The Your Recipes section provides a form to submit your backpacking recipes to the site and see the recipes that other users have submitted.

The other nice thing about this site is that not only do you get cooking instructions, but you also get reviews of different products that you can use for the process of dehydrating, cooking, and eating your foods. This is great for anyone who is just getting started because you can learn everything you need to know before you waste a lot of time.

Get your food dehydrator and make some of these breakfast recipes. It would make eating breakfast a lot easier if you have everything prepackaged and ready to go.

Cash in by trading in…

If you plan to upgrade your camera, laptop, cellphone, etc, you can save by trading in your old one for a Costco gift card or one from Sam’s Club.

Home Made Root Beer - Old Time Recipe

1-gal water, 1-½ cups molasses, 1 tsp. dry yeast, ½ ounce each of:

Hops, dried burdock, yellow dock, sarsaparilla, dandelion, sassafras, spikenard root.

Wash herbs and bruise them thoroughly with a potato masher.  Cover with water and bring to a boil.  Lower heat to simmer for 20-minutes, then strain into large crock.  Add the molasses and cool to lukewarm.

When lukewarm, add 1 tsp. of dry yeast and stir.  Cover the crock with a cloth and place in a warm, dry area (room temp should be about 70-80 degrees).  After two hours, pour into clean bottles to about ½ inch of the top.

Cap with capper and place bottles on their side in warm, draft-free area for about five days; then set upright in a cool place.  Ready to drink in 10 days and will stay for three or four months.

Bank Privacy Part I
US law limits your freedom of contract. Banking services are strictly controlled and are the future of individual tracking. Learn how this affects you.

How to Get Free or Cheap Tech Support When one of your tech devices goes awry, you can get expert answers at low cost or even for free, if you know where to look

Take a Gander
From GRIT magazine, by Jennifer Kendall

For many folks, ducks and geese are merely ornamental entertainment. We see them on ponds and lakes, and we enjoy their beauty and grace from a distance; however, we often forget their role in our agricultural past. Throughout our history, ducks and geese have been staples on farms across North America.

For centuries, families and small farmers valued these animals for their many products and services including meat, eggs, fat, down and feathers, weed control, alarms and more. Today, most folks have forgotten the role that ducks and geese can play in sustainable farm practices. Unfortunately, that’s led to a fowl loss, including many historic breeds that helped our founding fathers and mothers make a go of it in the New World. Take a gander at some of the remaining rare-breed geese and ducks and see waddle you think!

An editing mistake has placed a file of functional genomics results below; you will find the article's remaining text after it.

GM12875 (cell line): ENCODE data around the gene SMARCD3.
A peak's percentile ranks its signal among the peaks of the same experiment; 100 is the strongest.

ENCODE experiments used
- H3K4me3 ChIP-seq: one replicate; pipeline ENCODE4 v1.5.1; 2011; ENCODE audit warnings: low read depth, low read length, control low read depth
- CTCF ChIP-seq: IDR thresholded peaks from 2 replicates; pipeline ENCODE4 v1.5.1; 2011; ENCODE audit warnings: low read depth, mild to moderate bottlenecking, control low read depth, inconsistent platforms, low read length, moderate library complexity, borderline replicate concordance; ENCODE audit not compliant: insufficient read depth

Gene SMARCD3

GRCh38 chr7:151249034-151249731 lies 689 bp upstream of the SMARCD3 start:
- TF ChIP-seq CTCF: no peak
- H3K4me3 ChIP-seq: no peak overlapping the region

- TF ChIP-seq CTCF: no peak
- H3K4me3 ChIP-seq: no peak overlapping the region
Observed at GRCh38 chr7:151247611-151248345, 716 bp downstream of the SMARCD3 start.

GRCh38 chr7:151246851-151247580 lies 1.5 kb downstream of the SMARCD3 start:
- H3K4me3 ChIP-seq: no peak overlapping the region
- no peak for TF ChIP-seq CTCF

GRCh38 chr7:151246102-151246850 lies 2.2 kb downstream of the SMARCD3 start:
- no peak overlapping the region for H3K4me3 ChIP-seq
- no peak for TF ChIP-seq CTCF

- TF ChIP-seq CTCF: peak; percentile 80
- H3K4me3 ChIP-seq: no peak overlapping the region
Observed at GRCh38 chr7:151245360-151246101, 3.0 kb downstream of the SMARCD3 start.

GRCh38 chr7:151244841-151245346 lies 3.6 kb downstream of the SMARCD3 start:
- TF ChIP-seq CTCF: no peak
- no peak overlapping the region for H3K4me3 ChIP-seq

Read the full story at:

Keep your mobile electronics inside.  It’s just not heat which can destroy them, but cold weather can make their components brittle.

The Nanny State Updates…

35 terror training camps now operating inside U.S.

Government does nothing to impede expansion of 'Soldiers of Allah' network

Dozens of jihadist training camps are operating inside the United States right now and the federal government could not care less. The following is from a recent WorldNetDaily article about a jihadist organization that is operating 35 training camps on U.S. soil right now....

VA Police Relieve Church of their money

The Washington Post recently ran an editorial denouncing the treatment of Victor Ramos Guzman and the process by which Mr Guzman and the parishioners of his church, Nuevo Renacer, were relieved of their money by the Virginia State Police. Read the shocking story here:

Save money at restaurants and salons with gift cards purchased at warehouse clubs - save as much as 20%

The Parting Thought – What college students want

 Economics Professor Jack Chambless of Valencia College in Florida had his sophomore students write a short essay on what the American dream means to them and what, specifically, they wanted the federal government to do to help them achieve that dream.

The results demonstrate the sheer magnitude of the idiocy of a public education system dead set on indoctrination rather than education:

I took the essays from three classes – about 180 students…

About 10% of the students said they wanted the government to leave them alone and not tax them too much and let them regulate their own lives.

But over 80% of the students said that the American dream to them meant a job, a house, and plenty of money for retirement and vacations and things like this.

When it came to the part about the federal government, eight out of ten students said they wanted free health care, they wanted the government to pay for their tuition, they wanted the government to pay for the down payment on their house, they expected the government to, quote, “give them a job.” Many of them said they wanted the government to tax wealthier individuals so that they would have an opportunity to have a better life.

The following is an excerpt from one of the non-sensical essays written by a student of Professor Chambless:

“As human beings, we are not really responsible for our own acts, and so we need government to control those who don’t care about others.”


Watch the interview here:

 “Until the next revolution”, the Poor Man

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MinimalistGroup said...

I predict you'll be the leader of the free world before 2020!

Tech Support said...

It makes it effective in every step you take, if you start with a positive attitude.